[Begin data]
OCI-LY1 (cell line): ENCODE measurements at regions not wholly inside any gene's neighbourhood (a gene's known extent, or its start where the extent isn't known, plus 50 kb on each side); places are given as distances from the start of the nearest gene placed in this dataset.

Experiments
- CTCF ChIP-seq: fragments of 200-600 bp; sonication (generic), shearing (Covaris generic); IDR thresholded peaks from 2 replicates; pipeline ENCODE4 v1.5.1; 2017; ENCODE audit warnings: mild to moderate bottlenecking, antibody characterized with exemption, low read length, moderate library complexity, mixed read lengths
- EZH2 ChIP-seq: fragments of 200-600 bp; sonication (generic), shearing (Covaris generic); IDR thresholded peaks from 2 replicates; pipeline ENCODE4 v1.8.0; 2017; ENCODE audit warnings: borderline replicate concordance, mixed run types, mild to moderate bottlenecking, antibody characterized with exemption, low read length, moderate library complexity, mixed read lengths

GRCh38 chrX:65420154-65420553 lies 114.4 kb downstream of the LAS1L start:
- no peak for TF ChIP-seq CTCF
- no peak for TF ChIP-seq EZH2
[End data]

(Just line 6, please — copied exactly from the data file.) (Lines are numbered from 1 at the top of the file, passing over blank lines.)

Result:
- no peak for TF ChIP-seq CTCF